As regards demand, the opportunity for demand destruction at today’s much higher prices lies with the substitution of oil in thermal applications in emerging economies. The potential for such demand destruction is ignored by the oil bulls, as is the recent slowdown in Asia.
The latest data on Chinese implied oil demand suggests that the big increase in Chinese oil consumption the bulls have been counting on may not be materializing in the face of much higher oil prices. Such demand destruction may now be occurring with a characteristic long lag. Look at their imports recently. Flat as the chest of an 11 year old Shanghail girl.
With Libya and Yemen slated to now come back on line and a significant increase in Iraq production as infrastructure bottlenecks are overcome, the odds are that the oil supply/demand fundamentals are getting worse relative to market expectations.
If spec positions in the oil derivatives markets are not driven higher by a further broad rise in all risk assets, the oil price should erode. By changing the chart, that erosion should cause spec liquidation and a deeper decline in the oil price. But as I stressed before, Iran might change all of that, so I’d be inclined to focus my shorts in the base metals/materials area.
Anyway, just my thoughts.
Thank you for them!
Marshall Auerback, born July 27, 1959 in Toronto, Canada, is familiar with the international scenery of finance firsthand. After graduating “magna cum laude” in English and Philosophy from Queen’s University in 1981 and receiving a law degree from Corpus Christi College, Oxford University, two years later, he was from 1983-1987 an investment manager at GT Management Ltd. in Hong-Kong.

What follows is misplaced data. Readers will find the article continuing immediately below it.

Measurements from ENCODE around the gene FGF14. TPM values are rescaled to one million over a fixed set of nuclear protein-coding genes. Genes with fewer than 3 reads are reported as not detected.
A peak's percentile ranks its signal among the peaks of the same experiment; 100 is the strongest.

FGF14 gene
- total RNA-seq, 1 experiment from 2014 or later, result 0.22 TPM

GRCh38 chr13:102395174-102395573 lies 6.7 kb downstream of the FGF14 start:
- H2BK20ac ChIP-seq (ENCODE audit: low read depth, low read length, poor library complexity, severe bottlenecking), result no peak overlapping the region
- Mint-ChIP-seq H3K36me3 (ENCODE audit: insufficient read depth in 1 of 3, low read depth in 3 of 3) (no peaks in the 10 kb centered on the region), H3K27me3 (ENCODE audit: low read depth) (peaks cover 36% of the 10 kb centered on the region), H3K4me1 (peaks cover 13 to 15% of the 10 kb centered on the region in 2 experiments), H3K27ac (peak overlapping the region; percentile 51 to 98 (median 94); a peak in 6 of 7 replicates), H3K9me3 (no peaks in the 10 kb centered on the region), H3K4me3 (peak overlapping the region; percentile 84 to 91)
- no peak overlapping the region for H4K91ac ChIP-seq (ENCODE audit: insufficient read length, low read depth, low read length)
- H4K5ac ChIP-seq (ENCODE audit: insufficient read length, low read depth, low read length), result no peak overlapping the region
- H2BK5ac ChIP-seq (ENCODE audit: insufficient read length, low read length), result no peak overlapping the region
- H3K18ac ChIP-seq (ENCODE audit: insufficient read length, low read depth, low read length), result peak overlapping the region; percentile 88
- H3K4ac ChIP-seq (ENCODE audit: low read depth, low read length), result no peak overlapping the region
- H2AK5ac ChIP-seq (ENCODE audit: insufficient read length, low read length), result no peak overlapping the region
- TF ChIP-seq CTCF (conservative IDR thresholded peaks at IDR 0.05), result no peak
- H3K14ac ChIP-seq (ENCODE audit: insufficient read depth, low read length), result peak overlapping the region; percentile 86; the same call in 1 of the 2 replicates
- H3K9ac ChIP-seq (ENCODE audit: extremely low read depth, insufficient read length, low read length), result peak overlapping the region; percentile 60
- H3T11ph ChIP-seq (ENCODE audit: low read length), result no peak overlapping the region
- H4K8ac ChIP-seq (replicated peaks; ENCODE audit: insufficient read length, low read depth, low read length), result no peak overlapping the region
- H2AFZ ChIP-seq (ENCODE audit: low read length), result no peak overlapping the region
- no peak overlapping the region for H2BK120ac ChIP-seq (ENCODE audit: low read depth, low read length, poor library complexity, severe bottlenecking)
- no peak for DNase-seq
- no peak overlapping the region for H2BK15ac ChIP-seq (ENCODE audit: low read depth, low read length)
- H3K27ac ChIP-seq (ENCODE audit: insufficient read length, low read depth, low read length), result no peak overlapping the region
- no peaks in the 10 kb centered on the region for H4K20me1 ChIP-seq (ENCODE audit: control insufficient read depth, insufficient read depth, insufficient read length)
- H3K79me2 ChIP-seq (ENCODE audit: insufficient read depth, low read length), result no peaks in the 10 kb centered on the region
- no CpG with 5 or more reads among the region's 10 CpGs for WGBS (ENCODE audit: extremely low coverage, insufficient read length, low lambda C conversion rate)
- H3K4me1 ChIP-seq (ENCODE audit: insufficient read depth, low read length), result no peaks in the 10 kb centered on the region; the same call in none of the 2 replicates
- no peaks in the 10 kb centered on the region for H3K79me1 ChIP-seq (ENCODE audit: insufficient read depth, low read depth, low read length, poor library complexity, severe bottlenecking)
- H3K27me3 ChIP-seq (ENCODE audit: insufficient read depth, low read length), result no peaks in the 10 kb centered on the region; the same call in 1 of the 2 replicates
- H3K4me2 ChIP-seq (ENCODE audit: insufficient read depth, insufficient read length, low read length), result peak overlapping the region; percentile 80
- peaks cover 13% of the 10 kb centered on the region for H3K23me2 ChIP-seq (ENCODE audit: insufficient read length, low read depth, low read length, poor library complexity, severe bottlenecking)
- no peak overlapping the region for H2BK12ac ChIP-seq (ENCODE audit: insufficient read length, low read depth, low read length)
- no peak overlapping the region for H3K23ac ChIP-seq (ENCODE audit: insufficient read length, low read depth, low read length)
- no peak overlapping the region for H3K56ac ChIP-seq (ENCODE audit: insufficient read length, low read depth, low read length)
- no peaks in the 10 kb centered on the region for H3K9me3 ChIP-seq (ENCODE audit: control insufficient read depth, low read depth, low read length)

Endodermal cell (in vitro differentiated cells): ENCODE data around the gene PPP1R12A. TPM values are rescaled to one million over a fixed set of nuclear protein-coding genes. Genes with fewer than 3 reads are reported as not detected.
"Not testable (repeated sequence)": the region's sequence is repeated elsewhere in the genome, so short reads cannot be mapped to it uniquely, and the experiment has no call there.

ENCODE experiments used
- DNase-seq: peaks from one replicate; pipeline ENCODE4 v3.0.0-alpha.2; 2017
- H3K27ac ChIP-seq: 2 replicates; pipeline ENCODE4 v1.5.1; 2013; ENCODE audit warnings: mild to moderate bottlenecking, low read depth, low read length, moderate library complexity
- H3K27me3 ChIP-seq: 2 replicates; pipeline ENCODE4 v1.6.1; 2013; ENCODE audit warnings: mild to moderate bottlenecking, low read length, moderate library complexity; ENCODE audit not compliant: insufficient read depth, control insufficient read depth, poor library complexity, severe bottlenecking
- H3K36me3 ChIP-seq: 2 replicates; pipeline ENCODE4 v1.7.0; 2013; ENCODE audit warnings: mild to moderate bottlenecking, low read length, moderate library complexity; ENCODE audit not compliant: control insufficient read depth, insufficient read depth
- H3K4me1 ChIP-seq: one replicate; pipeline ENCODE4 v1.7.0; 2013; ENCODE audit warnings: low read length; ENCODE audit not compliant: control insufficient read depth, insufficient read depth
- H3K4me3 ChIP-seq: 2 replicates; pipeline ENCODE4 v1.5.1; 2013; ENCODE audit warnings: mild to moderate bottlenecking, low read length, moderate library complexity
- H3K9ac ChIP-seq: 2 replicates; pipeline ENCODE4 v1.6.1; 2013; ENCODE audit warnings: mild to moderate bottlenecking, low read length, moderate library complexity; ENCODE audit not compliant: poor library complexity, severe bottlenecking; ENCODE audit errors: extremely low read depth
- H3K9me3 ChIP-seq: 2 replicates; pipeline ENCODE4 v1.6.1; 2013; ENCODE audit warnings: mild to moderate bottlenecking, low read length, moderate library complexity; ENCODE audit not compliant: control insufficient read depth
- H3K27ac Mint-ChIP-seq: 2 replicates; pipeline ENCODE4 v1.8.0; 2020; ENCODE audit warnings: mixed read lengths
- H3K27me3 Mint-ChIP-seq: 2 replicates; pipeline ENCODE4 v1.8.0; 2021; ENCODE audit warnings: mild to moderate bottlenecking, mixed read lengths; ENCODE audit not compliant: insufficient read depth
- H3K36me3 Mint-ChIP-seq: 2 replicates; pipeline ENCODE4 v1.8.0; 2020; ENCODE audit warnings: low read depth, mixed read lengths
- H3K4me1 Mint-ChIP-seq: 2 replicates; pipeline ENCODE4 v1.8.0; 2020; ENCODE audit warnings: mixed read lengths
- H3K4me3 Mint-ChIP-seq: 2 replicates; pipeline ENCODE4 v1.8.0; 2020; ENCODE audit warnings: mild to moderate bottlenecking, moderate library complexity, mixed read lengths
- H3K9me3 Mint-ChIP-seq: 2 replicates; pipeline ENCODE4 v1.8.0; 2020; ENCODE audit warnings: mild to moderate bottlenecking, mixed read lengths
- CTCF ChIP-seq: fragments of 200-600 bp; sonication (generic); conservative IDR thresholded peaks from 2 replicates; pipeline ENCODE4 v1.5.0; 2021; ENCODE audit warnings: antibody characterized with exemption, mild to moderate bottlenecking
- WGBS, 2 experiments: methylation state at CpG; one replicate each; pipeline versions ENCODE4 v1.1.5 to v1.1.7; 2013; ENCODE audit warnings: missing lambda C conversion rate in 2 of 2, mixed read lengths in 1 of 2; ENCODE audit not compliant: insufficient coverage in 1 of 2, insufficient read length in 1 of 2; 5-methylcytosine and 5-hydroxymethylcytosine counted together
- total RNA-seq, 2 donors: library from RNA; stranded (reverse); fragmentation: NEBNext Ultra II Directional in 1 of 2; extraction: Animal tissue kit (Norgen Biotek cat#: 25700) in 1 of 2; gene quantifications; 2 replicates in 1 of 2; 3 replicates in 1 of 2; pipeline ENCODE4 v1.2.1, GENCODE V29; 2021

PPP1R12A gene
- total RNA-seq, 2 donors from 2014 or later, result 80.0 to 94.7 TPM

From 1988-91, Mr. Auerback was based in Tokyo, where his Pacific Rim expertise was broadened to include the Japanese stock market. In 1992 he went to New York to ran an emerging markets hedge fund for the Tiedemann Investment Group until 1995. The next four years he worked as an international economics strategist for Veneroso Associates, which provided macroeconomic strategy to a number of leading institutional investors.
From 1999-2002, he managed the Prudent Global Fixed Income Fund for David W. Tice & Associates, a global investment management firm, and assisted with the management of the Prudent Bear Fund. Since 2003 he was serving as a global portfolio strategist for RAB Capital Plc, a UK-based fund management group. He was also co-manager of the RAB Gold Fund and an independent economic consultant for PIMCO, the world’s largest bond fund management group.
He is now the Director of and Corporate Spokesperson for Pinetree Capital Ltd, a Toronto-headquartered diversified investment, financial advisory and merchant banking firm focused on investing in early stage micro and small-cap resource companies. Pinetree, which has a market cap of $439 million, is invested primarily in Uranium and Coal, Oil & Gas, Precious Metals, Potash, Lithium and Rare Earths and Base Metals.
Moreover, he is a fellow of the Economists for Peace & Security (www.epsusa.org) and of the Japan Policy Research Institute in California (www.jpri.org). As Braintruster of the Franklin and Eleanor Roosevelt Institute, he is a frequent commentator at “New Deal 2.0” (www.newdeal20.org). At present, Mr. Auerback lives in Denver, U.S.A.